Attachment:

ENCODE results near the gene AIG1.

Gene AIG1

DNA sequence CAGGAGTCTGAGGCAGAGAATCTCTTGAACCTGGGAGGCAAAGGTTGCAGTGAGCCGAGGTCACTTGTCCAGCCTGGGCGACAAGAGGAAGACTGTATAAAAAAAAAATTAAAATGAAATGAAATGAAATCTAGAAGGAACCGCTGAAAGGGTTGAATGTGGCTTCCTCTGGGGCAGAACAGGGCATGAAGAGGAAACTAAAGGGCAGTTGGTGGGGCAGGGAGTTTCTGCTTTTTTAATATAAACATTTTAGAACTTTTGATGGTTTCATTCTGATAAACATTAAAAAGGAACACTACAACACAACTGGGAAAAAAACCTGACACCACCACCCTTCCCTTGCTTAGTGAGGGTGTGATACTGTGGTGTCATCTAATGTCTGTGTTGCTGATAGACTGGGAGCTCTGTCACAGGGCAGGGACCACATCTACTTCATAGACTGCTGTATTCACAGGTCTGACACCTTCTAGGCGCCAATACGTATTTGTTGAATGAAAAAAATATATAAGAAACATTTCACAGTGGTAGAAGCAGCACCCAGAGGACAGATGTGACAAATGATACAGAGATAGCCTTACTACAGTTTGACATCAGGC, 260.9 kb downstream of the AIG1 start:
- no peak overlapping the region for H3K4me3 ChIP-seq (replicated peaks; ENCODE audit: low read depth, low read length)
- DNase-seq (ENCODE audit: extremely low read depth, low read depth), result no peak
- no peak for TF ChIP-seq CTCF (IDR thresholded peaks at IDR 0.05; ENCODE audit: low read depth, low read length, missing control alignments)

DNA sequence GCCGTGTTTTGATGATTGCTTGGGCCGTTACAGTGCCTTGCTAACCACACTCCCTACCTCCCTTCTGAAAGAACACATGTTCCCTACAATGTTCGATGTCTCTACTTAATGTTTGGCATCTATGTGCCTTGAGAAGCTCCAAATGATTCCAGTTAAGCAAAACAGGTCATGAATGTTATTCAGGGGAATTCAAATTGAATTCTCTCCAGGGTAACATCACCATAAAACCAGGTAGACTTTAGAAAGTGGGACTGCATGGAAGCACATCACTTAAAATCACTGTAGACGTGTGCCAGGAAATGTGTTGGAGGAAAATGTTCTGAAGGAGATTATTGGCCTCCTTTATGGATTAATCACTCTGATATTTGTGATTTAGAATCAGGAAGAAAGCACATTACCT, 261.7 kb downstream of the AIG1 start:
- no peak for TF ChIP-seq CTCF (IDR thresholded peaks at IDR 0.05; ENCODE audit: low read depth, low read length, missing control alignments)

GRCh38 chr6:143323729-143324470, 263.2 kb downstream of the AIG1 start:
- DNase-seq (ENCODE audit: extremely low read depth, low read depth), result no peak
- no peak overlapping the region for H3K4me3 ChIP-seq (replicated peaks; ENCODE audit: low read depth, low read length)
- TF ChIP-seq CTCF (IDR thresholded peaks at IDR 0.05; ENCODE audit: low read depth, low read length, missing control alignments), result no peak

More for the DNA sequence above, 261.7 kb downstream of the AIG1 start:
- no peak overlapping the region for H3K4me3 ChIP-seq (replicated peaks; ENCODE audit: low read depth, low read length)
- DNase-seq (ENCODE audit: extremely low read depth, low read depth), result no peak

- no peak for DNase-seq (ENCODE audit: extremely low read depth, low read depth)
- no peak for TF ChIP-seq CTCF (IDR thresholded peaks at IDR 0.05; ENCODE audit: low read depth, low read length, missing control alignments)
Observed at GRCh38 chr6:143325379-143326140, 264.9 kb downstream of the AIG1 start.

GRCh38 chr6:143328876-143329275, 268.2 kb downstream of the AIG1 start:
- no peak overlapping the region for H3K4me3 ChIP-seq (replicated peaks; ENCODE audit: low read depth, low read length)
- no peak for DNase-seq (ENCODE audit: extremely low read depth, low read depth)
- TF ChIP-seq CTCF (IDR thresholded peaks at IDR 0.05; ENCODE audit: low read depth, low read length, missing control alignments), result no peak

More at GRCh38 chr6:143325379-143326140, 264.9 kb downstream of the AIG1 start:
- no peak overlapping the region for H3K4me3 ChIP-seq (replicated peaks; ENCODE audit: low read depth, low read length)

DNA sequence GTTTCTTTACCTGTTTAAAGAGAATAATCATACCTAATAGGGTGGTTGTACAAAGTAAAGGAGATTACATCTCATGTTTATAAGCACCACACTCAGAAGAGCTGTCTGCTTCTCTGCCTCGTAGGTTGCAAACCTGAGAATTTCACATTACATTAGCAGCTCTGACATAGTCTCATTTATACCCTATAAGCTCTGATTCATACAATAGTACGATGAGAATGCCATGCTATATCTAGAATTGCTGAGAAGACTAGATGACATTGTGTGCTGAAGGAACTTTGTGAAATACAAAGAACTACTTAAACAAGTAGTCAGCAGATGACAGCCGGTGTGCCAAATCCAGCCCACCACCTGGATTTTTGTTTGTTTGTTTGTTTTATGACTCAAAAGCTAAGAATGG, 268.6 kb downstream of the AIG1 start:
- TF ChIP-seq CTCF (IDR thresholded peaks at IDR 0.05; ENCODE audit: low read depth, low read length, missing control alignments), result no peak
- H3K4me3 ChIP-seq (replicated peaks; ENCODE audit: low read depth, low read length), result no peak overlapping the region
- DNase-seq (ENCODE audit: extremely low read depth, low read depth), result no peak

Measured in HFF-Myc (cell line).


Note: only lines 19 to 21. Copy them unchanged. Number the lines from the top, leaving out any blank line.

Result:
GRCh38 chr6:143328876-143329275, 268.2 kb downstream of the AIG1 start:
- no peak overlapping the region for H3K4me3 ChIP-seq (replicated peaks; ENCODE audit: low read depth, low read length)
- no peak for DNase-seq (ENCODE audit: extremely low read depth, low read depth)